Nathan Brown took home top honors at this years’ 77th Annual Meeting by being named the 2019 Cooperator of the year by the Highland SWCD supervisors and staff. Brown was selected due to his devotion to agricultural and the determination to improve soil health and water quality throughout his farming operation. He has worked diligently with local landowners to install much needed conservation practices on their farms. Brown is a well-respected leader in the agricultural industry and serves as an example of how to incorporate best management practices that will protect our natural resources.
KEEP UPDATED ON THE LATEST NEWS!
With the outbreak of coronavirus (COVID-19) impacting everyone, we want you to be aware that the Highland SWCD office is open, with limited access to the public. We are operating under normal business hours via phone and email to help serve you during this difficult time. We have essential employees in our office daily with remaining staff working remotely for precautionary measures. If you have any questions, feel free to give us a call.
Carroll Hired as The District Resource Specialist
Josh Carroll was hired this spring as the District Resource Specialist for the Highland SWCD. He graduated from Morehead State University in the winter of 2018. Josh spent most of his summers and weekends working for a local lawncare business and helping area farmers in the fields. He grew up in Rainsboro and is passionate about helping his community. Josh’s love for the great outdoors and the time he spent working with farmers lead him to the SWCD so he could not only help himself, but others learn and practice conservation techniques that will enhance our natural resources.
The Highland Soil and Water Conservation District will hold their regular monthly Board Meetings on the second Wednesday of each month. Due to COVID-19 and House Bill 197 these Board Meetings will be held via conference call until further notice. If you would like information on how to connect to a conference call, please contact the office at 937-393-1922 ext. 3 for more information
The Soil and Water Conservation Districts in Brown, Clermont, Clinton and Highland counties rolled out the new Southwest Ohio Agricultural Conservation Menu (SOACM) website recently. The SOACM website was created to be a one-stop clearinghouse for all agriculture resource programs and will provide information needed to choose the right Best Management Practices (BMP’s) that will enhance your farming operation. Visit www.soacm.com for more details.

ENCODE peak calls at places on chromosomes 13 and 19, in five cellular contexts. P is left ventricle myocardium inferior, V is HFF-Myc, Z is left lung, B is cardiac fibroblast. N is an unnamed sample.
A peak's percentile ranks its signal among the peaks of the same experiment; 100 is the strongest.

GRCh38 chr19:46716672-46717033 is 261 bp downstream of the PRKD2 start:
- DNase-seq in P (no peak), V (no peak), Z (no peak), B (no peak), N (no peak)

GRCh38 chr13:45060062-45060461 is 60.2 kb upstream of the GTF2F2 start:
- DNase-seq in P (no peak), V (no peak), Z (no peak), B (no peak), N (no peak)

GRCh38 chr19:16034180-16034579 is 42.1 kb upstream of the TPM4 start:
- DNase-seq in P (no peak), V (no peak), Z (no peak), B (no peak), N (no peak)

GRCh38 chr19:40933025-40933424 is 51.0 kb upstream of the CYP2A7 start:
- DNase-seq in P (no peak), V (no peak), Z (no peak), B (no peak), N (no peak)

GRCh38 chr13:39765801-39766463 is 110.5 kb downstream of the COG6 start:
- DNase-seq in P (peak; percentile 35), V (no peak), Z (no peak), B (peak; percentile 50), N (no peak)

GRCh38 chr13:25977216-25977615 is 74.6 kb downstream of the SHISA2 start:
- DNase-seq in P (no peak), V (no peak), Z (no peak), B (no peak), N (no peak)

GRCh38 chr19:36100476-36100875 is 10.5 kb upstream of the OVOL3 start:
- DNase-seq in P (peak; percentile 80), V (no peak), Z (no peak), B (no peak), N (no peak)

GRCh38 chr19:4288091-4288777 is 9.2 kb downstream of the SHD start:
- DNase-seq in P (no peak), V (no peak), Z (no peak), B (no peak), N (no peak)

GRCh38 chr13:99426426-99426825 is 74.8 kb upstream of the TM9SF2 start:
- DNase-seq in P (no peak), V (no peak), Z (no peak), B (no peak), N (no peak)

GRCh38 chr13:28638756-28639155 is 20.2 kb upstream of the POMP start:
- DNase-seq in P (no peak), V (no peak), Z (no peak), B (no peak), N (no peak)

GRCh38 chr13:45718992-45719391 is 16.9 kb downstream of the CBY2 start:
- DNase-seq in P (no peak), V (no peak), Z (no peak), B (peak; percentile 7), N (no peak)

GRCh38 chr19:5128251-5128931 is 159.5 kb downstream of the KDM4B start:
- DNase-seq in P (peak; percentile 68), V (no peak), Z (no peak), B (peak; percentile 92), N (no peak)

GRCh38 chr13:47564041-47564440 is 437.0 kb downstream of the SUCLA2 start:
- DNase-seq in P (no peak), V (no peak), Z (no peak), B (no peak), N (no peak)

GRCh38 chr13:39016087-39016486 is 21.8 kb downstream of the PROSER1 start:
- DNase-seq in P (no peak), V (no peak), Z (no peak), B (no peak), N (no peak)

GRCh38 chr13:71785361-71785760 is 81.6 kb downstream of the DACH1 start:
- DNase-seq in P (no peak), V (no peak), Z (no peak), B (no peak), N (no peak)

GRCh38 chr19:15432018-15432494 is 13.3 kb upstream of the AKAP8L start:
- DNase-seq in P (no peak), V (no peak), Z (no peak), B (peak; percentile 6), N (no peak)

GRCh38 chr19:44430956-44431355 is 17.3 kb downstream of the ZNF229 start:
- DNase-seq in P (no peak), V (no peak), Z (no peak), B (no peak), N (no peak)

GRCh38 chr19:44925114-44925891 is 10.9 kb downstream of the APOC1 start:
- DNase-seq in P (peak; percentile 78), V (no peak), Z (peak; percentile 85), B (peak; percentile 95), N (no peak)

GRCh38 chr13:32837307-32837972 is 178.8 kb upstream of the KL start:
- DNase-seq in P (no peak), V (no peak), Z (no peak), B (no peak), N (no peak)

KARNES FAMILY HONORED AT ANNUAL MTG
Charles and Kay Karnes and Family were presented with a Bicentennial Farm award at the Highland Soil and Water Conservation District’s 77th Annual Meeting. It was a privilege to have the Ohio Department of Agriculture Assistant Director, Tim Derickson in attendance to present this award to the Karnes Family as part of the Ohio Historic Farms program.
ADDITIONAL PROJECT OPPORTUNITIES IN THE CLEAR CREEK WATERSHED AREA
The Highland Soil and Water Conservation District recently applied for a Clear Creek Water Quality & Wildlife Habitat Special Initiative in coordination between NRCS and its partners to deliver assistance for conservation and wildlife management practices in the Clear Creek Watershed. This Initiative will continue the conservation efforts of The Clear Creek Regional Conservation Partnership Program (RCPP) to work with various partners including, Ohio Department of Natural Resources - Division of Wildlife, City of Hillsboro, US Fish and Wildlife, and Pheasants Forever, Inc. to maintain water quality, reduce soil erosion and improve wildlife habitat.
The Clear Creek Watershed is located in South West Ohio, Highland County and drains approximately 29,400 acres of land. There is nearly 16,400 acres of agricultural cropland within the watershed. The entire Clear Creek watershed is in the project area, which is unique in that it serves as the source water for the City of Hillsboro, and is the main drinking water source for 6,500 residents and businesses. The Clear Creek Watershed also encompasses Ohio’s first Bobwhite quail focus area. The Ohio Department of Natural Resources, Division of Wildlife and listed partners have made sustaining the declining Northern Bobwhite quail population a priority. Within the Clear Creek watershed 9,900 acres have been designated as a focus area for quail habitat management.
This special initiative project will implement a series of agricultural best management practices to protect water quality, improve soil health and provide habitat for at risk species in the Clear Creek Watershed. It will also help protect the City of Hillsboro’s drinking water supply and provide prescribed habitat for Ohio’s diminished Bobwhite Quail population and native pollinators. Project goals for conservation practices include the installation of cover crops, nutrient management, grassed waterways, and certain prescribed wildlife management practices that improve habitat for targeted species. The project will utilize the Environmental Quality Incentive Program (EQIP) to meet the project goals. Implementation of BMPs will be prioritized upstream of the City of Hillsboro’s drinking water intake and within the wildlife focus area for Bobwhite Quail. If you live or farm in the Clear Creek Watershed and would like more information on the program stop in the NRCS/SWCD office or call 937-393-1922 ext. 3.